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METROPOLITAN PITTSBURGH CRUSADE FOR VOTERS v. CITY

December 27, 1989

METROPOLITAN PITTSBURGH CRUSADE FOR VOTERS, and unincorporated membership organization, THOMAS E. SMITH, FLORENCE BRIDGES, ROY A. HOLMES, REGINALD D. PLATO, ISAAC J. SAXON, CLAUDE J. JONES, ISAAC WADE, RONALD L. SUBER, and MARSHALL ROSS, Plaintiffs,
v.
CITY OF PITTSBURGH, PENNSYLVANIA, a municipal corporation; RICHARD CALIGUIRI, Mayor, EUGENE DEPASQUALE, BEN WOODS, MARK POLLOCK, SOPHIE MASLOFF, MICHELL MADOFF, RICHARD GIVENS, STEPHEN GRABOWSKI, JACK WAGNER, JAMES O'MALLEY, members of the Pittsburgh City Council; ALLEGHENY COUNTY BOARD OF ELECTIONS; TOM FORESTER, PETE FLAHERTY, BARBARA HAFER, Commissioners; ALLEGHENY COUNTY DEMOCRATIC COMMITTEE; EDWARD STEPHENS, Chairman; ALLEGHENY COUNTY DEPARTMENT OF ELECTIONS; JAMES SCANLON, Director, Defendants



The opinion of the court was delivered by: ZIEGLER

 The Metropolitan Pittsburgh Crusade for Voters and nine individuals filed this civil action for declaratory and injunctive relief on January 22, 1986 on behalf of all black residents in the City of Pittsburgh. Upon the motion of plaintiffs, the court certified a class of "All black citizens of the City of Pittsburgh, Pennsylvania" pursuant to Rule 23(b)(2) of the Federal Rules of Civil Procedure. At the commencement of this action, an estimated 24 percent of the population of the City of Pittsburgh was black, yet no black was serving on the City Council at that time.

 Plaintiffs alleged in their complaint that the at-large elections of the City Council of Pittsburgh diluted black voting strength in violation of the Fourteenth and Fifteenth Amendments to the United States Constitution, Section 2 et seq. of the Voting Rights Act of 1965, as amended in 1982, 42 U.S.C. § 1973 et seq., and 42 U.S.C. § 1983. The class sought an injunction to enjoin defendants from conducting at-large elections and an order to adopt a by-district system for election of members of Council.

 In 1981, a referendum was submitted to the voters of the City of Pittsburgh permitting them to choose between maintaining the nine member at-large system, changing to a nine member by-district system or establishing a seven member by-district and two member at-large system of electing City Council persons. The voters determined to maintain the at-large system by a margin of 289 votes. See Affidavit of Fontana, Exhibit D. The predominantly black wards with one exception voted to maintain the at-large system despite the fact that under that system, only six black persons had served on City Council since 1911.

 In 1982, certain concerned voters petitioned the Allegheny County Department of Elections to place a referendum on the November, 1982 ballot authorizing a change to a by-district system of electing persons to City Council. Opponents of the referendum filed an action in the Court of Common Pleas of Allegheny County, Pennsylvania, alleging, inter alia, that the referendum failed to comply with the Home Rule Charter and Optional Plans Law, 53 P.S. § 1-101 et seq.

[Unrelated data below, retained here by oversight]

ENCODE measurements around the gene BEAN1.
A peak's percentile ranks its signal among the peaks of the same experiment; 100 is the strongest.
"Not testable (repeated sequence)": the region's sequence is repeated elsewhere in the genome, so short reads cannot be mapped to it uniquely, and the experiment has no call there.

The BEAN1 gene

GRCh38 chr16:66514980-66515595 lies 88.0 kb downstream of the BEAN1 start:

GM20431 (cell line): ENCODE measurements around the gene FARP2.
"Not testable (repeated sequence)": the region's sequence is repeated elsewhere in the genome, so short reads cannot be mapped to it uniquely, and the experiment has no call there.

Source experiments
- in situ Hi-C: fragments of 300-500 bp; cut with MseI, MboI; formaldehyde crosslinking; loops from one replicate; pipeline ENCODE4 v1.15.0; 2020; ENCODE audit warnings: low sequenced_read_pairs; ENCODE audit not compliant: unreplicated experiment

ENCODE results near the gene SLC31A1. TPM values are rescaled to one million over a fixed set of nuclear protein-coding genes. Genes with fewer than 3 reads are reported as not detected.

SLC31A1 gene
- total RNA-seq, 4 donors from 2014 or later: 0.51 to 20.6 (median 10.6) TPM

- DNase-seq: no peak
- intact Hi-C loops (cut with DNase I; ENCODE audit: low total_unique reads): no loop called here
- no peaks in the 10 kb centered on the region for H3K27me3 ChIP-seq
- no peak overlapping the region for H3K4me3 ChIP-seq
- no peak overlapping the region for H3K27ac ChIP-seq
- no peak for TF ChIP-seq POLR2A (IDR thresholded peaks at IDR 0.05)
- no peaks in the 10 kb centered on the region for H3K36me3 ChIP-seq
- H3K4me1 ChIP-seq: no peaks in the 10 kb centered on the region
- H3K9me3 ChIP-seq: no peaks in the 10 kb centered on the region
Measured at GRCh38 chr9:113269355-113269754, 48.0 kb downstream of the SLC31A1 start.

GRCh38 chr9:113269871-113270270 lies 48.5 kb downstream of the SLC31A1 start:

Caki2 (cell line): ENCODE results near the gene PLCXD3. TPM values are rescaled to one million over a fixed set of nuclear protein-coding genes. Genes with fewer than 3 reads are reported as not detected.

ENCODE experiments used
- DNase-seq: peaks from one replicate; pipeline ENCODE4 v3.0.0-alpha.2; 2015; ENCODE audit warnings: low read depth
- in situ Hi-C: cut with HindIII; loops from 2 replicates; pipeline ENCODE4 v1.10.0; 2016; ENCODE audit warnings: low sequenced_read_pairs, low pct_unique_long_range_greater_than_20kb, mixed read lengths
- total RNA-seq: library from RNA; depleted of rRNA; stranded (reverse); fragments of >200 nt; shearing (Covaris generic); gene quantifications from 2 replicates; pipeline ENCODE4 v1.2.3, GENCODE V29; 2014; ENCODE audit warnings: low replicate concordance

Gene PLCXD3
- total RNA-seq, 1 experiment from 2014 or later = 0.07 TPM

The Court of Common Pleas held that the proposed referendum could not be placed on the ballot because the referendum proposed a change in the form of government and state law did not authorize such a procedure. Rather, in order to effect a change, the voters were required to elect a government study commission with power to establish a council by districts pursuant to 53 P.S. § 1-207. In re: Petition for Referendum to Amend Home Rule Charter of City of Pittsburgh, 130 P.L.J. 466 (Allegheny County 1982).

 City Council later raised the question whether it had the power to change the at-large system to by-district elections, but the Solicitor, Dante R. Pellegrini, concluded in a written opinion to Council that the change had to be implemented through the election of a government study commission in accordance with state law and the opinion of the Court of Common Pleas of Allegheny County. Affidavit of Fontana, Exhibit E.

 In 1985, a community group was formed to advance the concept of electing council members by-district and on October 7, 1985, State Representative Thomas Murphy introduced House Bill 1731, which authorized the voters of the City of Pittsburgh and other home rule municipalities to change their system of electing council members without creating a government study commission to implement such a change. Affidavit of Fontana, Exhibit F. State Senator James Romanelli introduced an identical bill in the Senate. On January 22, 1986, plaintiffs filed the instant action. In the meantime, the Murphy-Romanelli Bill was enacted in November, 1986, effective January 1, 1987. 53 P.S. § 1-221(b).

 A referendum was placed on the ballot for the primary election on May 19, 1987 and the voters elected to amend Section 302 of the Home Rule Charter to provide for by-district elections for Council. The trial on the merits of this action was scheduled to commence on June 1, 1987, but in light of the results of the referendum, the parties reached a settlement agreement on that date and executed a consent order on June 10, 1987. See Transcript of Hearing of June 4, 1987.